Activation of the NAD hydrolase domain of Sarm1 mediates axonal degeneration caused by chemotherapy drugs, but the downstream events are unknown. In this issue, Li and colleagues (2021. J. Cell Biol.https://doi.org/10.1083/jcb.202106080) demonstrate that cADPR, a breakdown product of NAD, mediates paclitaxel-induced axonal degeneration by promoting influx of calcium into the axons.
Chemotherapy-induced peripheral neuropathy (CIPN) is a common and often disabling side effect of many traditional chemotherapy drugs. Currently the interventions used to treat other painful neuropathic conditions are less effective at relieving CIPN-induced pain. Chemotherapy drugs from different classes often present in a similar manner with a stocking-and-glove distribution of painful paresthesias and sensory loss. Furthermore, the underlying pathological process is shared among the different chemotherapy drugs and is characterized as a dying-back of distal axons, starting at the most distal ends of the sensory axons in the epidermis. Although diverse chemotherapy drugs have different mechanisms of action in terms of their anti-neoplastic efficacy and neurotoxicity, recent advances in the field of programmed axon degeneration (PAD) have shown that they converge on a key molecule, Sterile α and Toll/Interleukin-1 Receptor (TIR) motif–containing 1 (Sarm1; reviewed in 1). Sarm1 was identified as a key mediator of Wallerian degeneration of distal axons after traumatic injury using genetic screening in flies (2) and mammalian sensory neurons (3). Flies and mice lacking the Sarm1 gene show markedly delayed axon degeneration after axotomy. More importantly, and relevant to the clinical populations, mice lacking the Sarm1 gene are resistant to development of peripheral neuropathy when exposed to chemotherapy drugs such as vincristine (4), paclitaxel (5), bortezomib (6), or cisplatin (7). These observations raised the possibility that pharmacological and genetic inhibition of Sarm1 could be developed as a therapeutic option for CIPN. Among the neurodegenerative diseases, CIPN is unique in that it is the ideal platform to evaluate “neuroprotection” because the timing of the neuronal injury is known and therefore an intervention could potentially be made before the injury occurs.
Recent advances in the field have shed light onto how Sarm1 is activated, but how this leads to the actual axon degeneration is unknown. Activation of Sarm1 leads to dimerization of the TIR domain and enabling of nicotinamide adenine dinucleotide (NAD) hydrolase activity (8), which in turn converts NAD into nicotinamide, cyclic-ADP Ribose (cADPR), and ADP Ribose (ADPR). Although the dimerization of TIR domain and activation of the NAD hydrolase activity is sufficient and necessary to cause axonal degeneration, it is unclear how this was achieved.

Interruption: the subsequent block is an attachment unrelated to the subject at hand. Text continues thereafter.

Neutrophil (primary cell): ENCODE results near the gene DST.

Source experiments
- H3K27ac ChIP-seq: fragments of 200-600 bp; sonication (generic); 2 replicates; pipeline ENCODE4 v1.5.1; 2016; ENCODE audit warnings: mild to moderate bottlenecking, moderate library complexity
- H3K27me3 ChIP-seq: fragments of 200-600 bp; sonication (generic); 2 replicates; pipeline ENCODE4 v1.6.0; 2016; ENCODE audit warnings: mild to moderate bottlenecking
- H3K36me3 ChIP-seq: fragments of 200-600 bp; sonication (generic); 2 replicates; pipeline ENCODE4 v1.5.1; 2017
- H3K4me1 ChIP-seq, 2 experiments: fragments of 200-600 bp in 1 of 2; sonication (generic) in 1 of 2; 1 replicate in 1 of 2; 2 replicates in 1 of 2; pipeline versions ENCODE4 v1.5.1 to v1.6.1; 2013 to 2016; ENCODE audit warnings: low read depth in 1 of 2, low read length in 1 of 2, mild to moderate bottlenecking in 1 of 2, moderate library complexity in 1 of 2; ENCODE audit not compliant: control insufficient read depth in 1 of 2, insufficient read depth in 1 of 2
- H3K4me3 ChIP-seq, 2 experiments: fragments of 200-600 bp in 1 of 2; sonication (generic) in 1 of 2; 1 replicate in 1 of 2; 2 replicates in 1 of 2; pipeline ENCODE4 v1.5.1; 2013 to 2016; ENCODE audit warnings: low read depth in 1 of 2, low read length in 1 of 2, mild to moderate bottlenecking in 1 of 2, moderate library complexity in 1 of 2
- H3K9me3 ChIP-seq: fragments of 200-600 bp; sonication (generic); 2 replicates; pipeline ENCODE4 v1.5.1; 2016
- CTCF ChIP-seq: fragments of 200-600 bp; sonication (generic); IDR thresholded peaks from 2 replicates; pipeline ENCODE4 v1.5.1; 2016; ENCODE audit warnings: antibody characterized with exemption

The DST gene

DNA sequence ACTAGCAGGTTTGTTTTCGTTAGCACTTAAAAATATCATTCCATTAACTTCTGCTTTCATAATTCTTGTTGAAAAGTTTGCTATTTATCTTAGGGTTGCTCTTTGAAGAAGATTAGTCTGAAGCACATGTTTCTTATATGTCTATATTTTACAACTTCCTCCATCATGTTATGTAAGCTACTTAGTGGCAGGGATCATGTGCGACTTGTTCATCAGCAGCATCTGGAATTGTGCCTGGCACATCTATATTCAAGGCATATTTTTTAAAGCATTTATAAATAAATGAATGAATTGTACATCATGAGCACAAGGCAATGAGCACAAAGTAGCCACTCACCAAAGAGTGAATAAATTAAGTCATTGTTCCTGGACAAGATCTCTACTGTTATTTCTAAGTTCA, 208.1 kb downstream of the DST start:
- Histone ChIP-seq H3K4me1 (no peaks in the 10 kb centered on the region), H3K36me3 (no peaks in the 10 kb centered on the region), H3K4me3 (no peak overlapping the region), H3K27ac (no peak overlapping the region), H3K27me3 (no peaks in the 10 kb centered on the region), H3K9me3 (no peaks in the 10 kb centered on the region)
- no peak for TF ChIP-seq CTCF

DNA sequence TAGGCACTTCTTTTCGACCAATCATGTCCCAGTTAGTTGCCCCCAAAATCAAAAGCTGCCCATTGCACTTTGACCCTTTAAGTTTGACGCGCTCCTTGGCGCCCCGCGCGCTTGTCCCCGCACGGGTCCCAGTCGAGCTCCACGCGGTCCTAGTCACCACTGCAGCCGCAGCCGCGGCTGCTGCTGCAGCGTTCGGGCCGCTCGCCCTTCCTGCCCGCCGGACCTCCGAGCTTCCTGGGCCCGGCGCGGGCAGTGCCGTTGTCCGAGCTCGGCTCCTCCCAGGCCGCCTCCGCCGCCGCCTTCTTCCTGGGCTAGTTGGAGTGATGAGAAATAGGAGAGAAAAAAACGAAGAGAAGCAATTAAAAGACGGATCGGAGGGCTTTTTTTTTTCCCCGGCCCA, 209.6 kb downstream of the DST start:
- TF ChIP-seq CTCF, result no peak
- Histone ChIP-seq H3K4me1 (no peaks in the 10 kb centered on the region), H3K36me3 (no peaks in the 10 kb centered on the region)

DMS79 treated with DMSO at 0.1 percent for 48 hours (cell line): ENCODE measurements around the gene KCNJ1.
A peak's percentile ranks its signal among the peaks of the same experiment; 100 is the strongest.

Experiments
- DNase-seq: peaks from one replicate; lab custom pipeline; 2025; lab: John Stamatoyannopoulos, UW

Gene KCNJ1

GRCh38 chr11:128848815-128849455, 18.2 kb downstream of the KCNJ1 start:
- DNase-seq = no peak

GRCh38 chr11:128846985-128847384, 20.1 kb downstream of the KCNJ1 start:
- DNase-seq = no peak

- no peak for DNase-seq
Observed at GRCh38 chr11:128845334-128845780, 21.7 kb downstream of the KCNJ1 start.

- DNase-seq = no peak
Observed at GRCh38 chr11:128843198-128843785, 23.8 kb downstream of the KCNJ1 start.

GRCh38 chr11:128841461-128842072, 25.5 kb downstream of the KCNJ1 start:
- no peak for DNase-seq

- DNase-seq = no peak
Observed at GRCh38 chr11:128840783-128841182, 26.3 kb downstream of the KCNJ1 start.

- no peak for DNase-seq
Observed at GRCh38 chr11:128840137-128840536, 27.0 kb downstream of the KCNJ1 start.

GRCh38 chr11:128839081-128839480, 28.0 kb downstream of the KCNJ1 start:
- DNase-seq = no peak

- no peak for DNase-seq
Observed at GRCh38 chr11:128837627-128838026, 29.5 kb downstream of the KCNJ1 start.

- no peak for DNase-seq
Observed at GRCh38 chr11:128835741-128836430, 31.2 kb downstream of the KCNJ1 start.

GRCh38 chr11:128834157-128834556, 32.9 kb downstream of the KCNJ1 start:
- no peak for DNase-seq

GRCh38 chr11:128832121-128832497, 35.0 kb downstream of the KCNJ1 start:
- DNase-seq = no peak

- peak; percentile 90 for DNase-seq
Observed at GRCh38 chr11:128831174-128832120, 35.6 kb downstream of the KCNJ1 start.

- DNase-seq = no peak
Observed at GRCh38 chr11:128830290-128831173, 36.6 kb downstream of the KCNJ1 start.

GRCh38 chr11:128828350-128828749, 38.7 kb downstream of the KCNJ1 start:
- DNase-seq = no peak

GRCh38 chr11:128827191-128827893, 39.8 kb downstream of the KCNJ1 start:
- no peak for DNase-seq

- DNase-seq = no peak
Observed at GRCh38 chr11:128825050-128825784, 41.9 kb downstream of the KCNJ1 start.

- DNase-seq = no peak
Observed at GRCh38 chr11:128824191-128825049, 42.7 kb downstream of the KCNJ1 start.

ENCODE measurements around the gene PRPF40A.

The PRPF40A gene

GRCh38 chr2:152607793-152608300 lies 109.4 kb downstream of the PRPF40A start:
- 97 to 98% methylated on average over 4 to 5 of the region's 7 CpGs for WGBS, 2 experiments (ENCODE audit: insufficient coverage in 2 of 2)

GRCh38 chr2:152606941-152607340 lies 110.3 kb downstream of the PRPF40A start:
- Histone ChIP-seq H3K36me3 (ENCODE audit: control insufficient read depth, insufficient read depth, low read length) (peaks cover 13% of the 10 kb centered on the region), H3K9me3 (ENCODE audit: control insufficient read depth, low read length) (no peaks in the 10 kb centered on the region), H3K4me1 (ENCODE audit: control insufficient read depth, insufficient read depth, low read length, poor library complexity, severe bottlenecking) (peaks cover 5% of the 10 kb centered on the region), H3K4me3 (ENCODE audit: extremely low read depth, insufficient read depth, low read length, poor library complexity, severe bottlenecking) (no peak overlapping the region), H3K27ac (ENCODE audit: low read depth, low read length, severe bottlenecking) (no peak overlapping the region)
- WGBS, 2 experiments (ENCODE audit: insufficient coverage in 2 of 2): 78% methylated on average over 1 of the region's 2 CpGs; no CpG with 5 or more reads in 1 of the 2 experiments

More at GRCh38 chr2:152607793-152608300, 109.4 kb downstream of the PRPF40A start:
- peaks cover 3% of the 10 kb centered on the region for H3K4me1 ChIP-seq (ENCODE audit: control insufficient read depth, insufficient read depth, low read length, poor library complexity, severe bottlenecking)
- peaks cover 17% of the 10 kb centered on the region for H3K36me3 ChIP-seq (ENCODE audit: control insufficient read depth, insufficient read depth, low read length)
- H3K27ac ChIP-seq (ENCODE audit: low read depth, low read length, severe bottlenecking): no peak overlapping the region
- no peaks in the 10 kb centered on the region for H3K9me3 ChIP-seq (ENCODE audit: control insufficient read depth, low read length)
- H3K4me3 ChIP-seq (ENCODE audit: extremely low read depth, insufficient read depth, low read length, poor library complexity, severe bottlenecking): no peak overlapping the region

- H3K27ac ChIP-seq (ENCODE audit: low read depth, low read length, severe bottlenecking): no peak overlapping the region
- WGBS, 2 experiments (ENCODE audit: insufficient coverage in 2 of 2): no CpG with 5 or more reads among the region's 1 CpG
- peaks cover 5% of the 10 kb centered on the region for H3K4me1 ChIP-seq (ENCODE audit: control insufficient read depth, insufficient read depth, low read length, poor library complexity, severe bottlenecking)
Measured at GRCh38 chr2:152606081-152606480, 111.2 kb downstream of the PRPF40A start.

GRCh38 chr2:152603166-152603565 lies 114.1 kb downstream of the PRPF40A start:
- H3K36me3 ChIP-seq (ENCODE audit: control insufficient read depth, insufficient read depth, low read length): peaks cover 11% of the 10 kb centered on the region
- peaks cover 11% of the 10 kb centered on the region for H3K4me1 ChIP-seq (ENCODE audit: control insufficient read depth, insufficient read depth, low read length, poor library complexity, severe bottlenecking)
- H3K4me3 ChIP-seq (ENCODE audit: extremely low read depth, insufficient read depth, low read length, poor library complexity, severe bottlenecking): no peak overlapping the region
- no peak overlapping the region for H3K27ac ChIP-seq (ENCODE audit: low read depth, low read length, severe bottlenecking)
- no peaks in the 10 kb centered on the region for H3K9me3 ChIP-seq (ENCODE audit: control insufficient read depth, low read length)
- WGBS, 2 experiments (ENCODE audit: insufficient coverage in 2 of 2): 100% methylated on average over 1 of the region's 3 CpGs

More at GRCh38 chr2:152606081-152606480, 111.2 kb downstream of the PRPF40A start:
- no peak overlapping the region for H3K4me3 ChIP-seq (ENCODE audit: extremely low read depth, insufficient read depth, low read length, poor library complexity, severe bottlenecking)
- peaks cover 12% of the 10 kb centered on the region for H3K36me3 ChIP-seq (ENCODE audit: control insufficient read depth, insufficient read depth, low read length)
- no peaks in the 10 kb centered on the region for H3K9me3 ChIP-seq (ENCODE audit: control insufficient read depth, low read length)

The manuscript by Li and colleagues fills this gap in the PAD pathway (9). They hypothesize that cADPR-driven calcium influx in the axons may mediate Sarm1-dependent axonal degeneration induced by paclitaxel. The rationale for this hypothesis is sound, given that axonal calcium influx is a critical component of Wallerian degeneration and that cADPR is known to mobilize calcium in a wide range of cells. First, they demonstrate that paclitaxel treatment of sensory neurons in compartmentalized Campenot chambers leads to elevation of cADPR in axons and that shRNA depletion of Sarm1, but not CD38 (another NAD hydrolase), prevents axonal degeneration and elevation of cADPR. They also show that there is an increase in intra-axonal calcium in response to paclitaxel and that this process is Sarm1-dependent in compartmentalized microfluidic cultures. Interestingly, though, the authors find that the concentration of paclitaxel needed to induce the calcium flux in microfluidics chambers is 20-fold higher than at 24 h when they observe clear axonal degeneration. This is likely to be due to a culture artifact, as the substrate in Campenot chambers is Matrigel but in microfluidic cultures it is laminin, which may alter the balance between growth-promoting versus axon-degenerating intracellular signals (10). A critical experiment in this paper was to use 8-Br–cADPR, a cell-permeable antagonist of cADPR, which blocks cADPR-induced calcium release in many cell types. The authors show that 8-Br–cADPR partially blocks the paclitaxel-induced rise in intra-axonal calcium, but this is sufficient to block axon degeneration fully. It is interesting to note that axon degeneration was blocked by an even lower dose of 8-Br–cADPR than what was needed to induce a change in calcium levels, suggesting that the effects of 8-Br–cADPR may not be wholly mediated via altering the intra-axonal calcium levels. However, this protection provided by 8-Br–cADPR is not as long-lasting as knockdown of Sarm1. Although 8-Br–cADPR was able to provide full axonal protection against paclitaxel at 24 h, like Sarm1 knockdown, the effect was lost at later time points, indicating that cADPR is unlikely to be the sole mediator of axonal degeneration when Sarm1 is activated.